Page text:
[9] Tracy Fullerton, Janine Fron, Celia Pearce, and Jacki Morie's "Getting Girls Into the Game: Toward a Virtuous Cycle" and Mia Consalvo's "Crunched by Passion: Women Game Developers and Workplace Challenges" both address issues faced by women who are interested in working in the game industry. Fullerton, Fron, Pearce, and Morie provide a convincing argument for the role of academia in creating pathways for women who wish to pursue professional careers as game designers. Changes in course offerings as well as the creation of new majors are an important step toward improving entrance opportunities for women.

[10] Consalvo's chapter is an eye-opening, although not surprising, glimpse into the gaming industry's current cultural climate. In essence, the industry provides little opportunity for balance. Quality-of-life issues deter many women from entering the industry, and those who do find it difficult to stay. The chapter focuses on Stuart Hall's theory of media production and reception by exploring the dominant ideologies at play within the gaming industry. The nature of game development (consistently releasing new games) creates an environment where production cycle times are accelerated and rapid turnover of employees is the norm. Thus, while many enter the industry because of their passion for gaming, there are larger institutional issues at play. With work weeks in excess of 80 hours, passion for game development is not enough to keep women in the gaming industry.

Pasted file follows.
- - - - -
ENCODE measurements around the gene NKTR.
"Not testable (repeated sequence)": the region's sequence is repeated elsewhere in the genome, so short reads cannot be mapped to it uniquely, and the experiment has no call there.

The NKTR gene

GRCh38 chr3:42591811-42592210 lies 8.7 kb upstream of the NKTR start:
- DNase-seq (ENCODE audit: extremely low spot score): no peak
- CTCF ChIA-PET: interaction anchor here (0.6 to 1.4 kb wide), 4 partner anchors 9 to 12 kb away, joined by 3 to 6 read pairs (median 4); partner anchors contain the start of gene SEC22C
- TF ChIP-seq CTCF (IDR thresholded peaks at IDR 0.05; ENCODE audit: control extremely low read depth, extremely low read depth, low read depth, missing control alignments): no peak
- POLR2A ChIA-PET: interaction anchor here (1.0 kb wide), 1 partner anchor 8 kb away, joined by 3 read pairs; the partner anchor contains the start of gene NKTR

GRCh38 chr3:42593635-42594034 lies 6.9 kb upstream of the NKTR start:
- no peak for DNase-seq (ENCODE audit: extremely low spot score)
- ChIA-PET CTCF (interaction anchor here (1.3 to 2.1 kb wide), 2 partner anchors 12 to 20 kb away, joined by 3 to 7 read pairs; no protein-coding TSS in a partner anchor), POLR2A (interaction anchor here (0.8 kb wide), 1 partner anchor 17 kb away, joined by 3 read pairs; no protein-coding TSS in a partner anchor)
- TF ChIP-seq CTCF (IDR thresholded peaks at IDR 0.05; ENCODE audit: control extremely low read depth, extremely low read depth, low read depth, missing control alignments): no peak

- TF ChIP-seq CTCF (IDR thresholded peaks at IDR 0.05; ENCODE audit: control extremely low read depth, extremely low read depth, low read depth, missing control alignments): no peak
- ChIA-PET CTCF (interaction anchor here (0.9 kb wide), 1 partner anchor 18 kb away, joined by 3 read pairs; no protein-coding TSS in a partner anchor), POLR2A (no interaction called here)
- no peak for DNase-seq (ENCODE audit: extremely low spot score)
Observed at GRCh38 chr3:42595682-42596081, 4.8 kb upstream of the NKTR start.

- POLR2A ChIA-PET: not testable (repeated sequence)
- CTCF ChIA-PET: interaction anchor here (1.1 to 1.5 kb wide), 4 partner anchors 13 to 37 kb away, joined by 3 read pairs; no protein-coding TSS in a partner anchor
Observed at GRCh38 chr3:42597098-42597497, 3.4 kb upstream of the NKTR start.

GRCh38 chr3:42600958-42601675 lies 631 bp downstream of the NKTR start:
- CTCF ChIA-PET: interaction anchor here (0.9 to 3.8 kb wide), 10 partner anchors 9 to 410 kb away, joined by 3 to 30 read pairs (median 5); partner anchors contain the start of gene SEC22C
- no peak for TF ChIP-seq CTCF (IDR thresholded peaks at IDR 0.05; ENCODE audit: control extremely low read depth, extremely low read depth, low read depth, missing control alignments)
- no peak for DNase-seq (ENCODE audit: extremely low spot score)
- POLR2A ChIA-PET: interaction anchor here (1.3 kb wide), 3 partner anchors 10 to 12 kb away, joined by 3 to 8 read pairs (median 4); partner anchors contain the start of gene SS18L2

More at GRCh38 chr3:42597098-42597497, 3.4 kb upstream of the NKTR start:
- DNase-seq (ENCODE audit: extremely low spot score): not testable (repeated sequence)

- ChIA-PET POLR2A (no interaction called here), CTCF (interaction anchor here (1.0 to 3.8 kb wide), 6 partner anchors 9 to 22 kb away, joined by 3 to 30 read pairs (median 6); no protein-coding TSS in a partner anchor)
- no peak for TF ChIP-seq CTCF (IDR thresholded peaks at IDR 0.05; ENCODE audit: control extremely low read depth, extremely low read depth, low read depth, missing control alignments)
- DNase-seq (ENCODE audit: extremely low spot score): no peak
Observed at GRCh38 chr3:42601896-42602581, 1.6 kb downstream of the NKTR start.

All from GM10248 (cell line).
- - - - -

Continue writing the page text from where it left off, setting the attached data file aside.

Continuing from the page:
[11] Part IV, "Changing Girls, Changing Games," provides a plethora of research methodologies for studying middle-school students' play differences and preferences. Understanding what motivates young women to play is a consistent theme in the studies presented in this section. What is most striking about the studies are the extensive and comprehensive design methodologies. Of particular interest are Caitlin Kelleher's use of storytelling as an aid to assist girls in learning programming, and Mary Flanagan and Helen Nissenbaum's values at play (VAP) methodology for developing enjoyable games that emphasize social values. The values defined by VAP vary by project; the authors provide a methodology, not the specific values to be studied. The chapters could be considered required reading for those considering methodological issues in gender and gaming research design.

[12] Part V, "Industry Voices," is an amalgam of interviews with gamers, game designers, game developers, and industry executives. It is apropos that the edition should conclude with practical perspectives of the gaming industry. While academic theory can inform and even shape the gaming industry, it is the everyday experience of those working in the industry that provides the insider understanding. Interviews with Megan Gaiser, Morgan Romaine, Sheri Graner Ray, Nichol Bradford, and Brenda Brathwaite showcase the diverse experiences of women who share a passion for gaming. It is apparent that the journey for each woman is unique. For example, we discover that Braithwaite, the developer of Playboy: The Mansion and now a professor, found her first job in gaming serendipitously, while Bradford's passion for technology and storytelling led her to gaming. Gaiser's leadership role as president and CEO of Her Interactive is shaping a more family-friendly gaming work environment.

[13] Beyond Barbie and Mortal Kombat: New Perspectives on Gender and Gaming inspires both gamers and nongamers to consider how gender shapes and constrains our choices of play. The variety of voices represented in the edition elucidates, challenges, and encourages both novices and experts to consider what gaming will be like in the years ahead.